Report Finds That As E-Cigarette Ad Spending Increases So Does Teens’ Use Of The Devices

As e-cigarette makers increase their ad spending, more teens have started using the devices.

As e-cigarette makers increase their ad spending, more teens have started using the devices.

About 2.4 million teens smoked e-cigarettes last year, and that number is poised to rise, thanks in part to the tens of millions of dollars device manufactures have poured into advertisements for the products, according to a new report from the Centers for Disease Control and Prevention. 

The agency’s Vital Signs report found that more than 18 million young people see e-cigarette advertising in stores, online, in newspapers and magazines, or on television and in movies, increasing the likelihood they’ll eventually pick up one of the devices.

In fact, the report, which is based on a 2014 survey of 22,000 children and teens, found a correlation between increased ad spending and the number of teens who are using e-cigarettes.

The industry has rapidly increased marketing spending from $6.4 million in 2011 to $115 million in 2014, according to the CDC report.

During that same time period, e-cigarette use in the past 30 days increased from less than 1% to almost 4% among middle school students and from less than 2% to 13% among high school students.

“Exposure to e-cigarette advertisements may be contributing to increases in e-cigarette use among youth,” the CDC hypothesizes.

According to the CDC, the continued uptick in advertising of e-cigarettes threatens to undo decades of campaigns that focused on keeping teens away from tobacco products.

That’s because e-cigarette ads use many of the same themes – independence, rebellion, and sex – used to sell cigarettes and other conventional tobacco products.

Teens says they see nearly the same amount of ads on TV, online, in stores and in magazines or newspapers. {click to enlarge}

Teens says they see nearly the same amount of ads on TV, online, in stores and in magazines or newspapers. {click to enlarge}

“The same advertising tactics the tobacco industry used years ago to get kids addicted to nicotine are now being used to entice a new generation of young people to use e-cigarettes,” CDC Director Tom Frieden, said in a statement. “Kids should not be using e-cigarettes and yet two-thirds of kids in this country are seeing e-cigarette ads.”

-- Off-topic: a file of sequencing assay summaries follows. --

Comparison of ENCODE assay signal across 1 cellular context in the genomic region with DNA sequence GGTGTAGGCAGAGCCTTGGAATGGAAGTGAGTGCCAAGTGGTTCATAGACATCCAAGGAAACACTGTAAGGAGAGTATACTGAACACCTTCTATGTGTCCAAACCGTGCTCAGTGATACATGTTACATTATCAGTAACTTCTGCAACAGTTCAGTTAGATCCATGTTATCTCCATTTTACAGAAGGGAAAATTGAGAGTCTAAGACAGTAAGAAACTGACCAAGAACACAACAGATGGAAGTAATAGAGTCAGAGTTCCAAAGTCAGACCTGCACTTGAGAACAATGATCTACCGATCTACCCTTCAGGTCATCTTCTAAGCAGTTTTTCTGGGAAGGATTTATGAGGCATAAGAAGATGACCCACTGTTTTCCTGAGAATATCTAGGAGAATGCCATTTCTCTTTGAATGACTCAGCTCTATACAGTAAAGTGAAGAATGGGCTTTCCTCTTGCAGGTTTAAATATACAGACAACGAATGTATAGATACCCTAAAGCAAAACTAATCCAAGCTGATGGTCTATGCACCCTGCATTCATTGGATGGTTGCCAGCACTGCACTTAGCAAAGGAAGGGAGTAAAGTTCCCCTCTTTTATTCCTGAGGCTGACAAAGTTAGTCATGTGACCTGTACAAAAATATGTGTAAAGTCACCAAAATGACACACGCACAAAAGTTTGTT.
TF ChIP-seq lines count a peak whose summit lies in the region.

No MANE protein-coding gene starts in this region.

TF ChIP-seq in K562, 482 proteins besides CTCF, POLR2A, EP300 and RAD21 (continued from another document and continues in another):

In all, the CDC report found that 68.9% of middle and high school students see ads from one or more media sources.

Most see e-cigarette ads in retail stores – about 54.8% – while about 39.8% view ads online. Similarly, nearly 36.5% of teens see the products on TV or in movies, and 30.4% reported viewing ads in newspapers and magazines in the last year.

The CDC and health advocates warn that if advertising, and other aspects of the e-cigarette industry aren’t regulated soon, more and more young people will be drawn to the devices.

“The irresponsible and indiscriminate marketing by the e-cigarette industry, coupled with a complete lack of government oversight, is putting the health of our nation’s kids at risk,” Matthew Myers, president of the Campaign for Tobacco-Free Kids, tells NBC News. “It shouldn’t be a surprise that youth use of e-cigarettes has skyrocketed when kids are being inundated with marketing for these products.”

E-cigarettes have become increasingly popular in recent years, while the Food & Drug Administration has been slow to implement federal regulations.

While we wait for a final verdict on the FDA’s proposed regulations over e-cigarettes, the CDC suggests states and communities can do more to protect their youngest residents from the devices and the advertisements that go along with them. Those strategies include:

• Limiting tobacco product sales to facilities that never admit youth,
• Restricting the number of stores that sell tobacco and how close they can be to schools,
• Requiring that e-cigarettes be sold only through face-to-face transactions, not on the Internet, and
• Requiring age verification to enter e-cigarette vendor’s websites, make purchases, and accept deliveries of e-cigarettes.

“States and communities can also help reduce youth tobacco use by funding tobacco prevention and control programs that address the diversity of tobacco products available on the market, including e-cigarettes,” Corinne Graffunder, director of CDC’s Office on Smoking and Health, said in a statement. “We know what works to effectively reduce youth tobacco use. If we were to fully invest in these proven strategies, we could significantly reduce the staggering toll that tobacco takes on our families and communities.”

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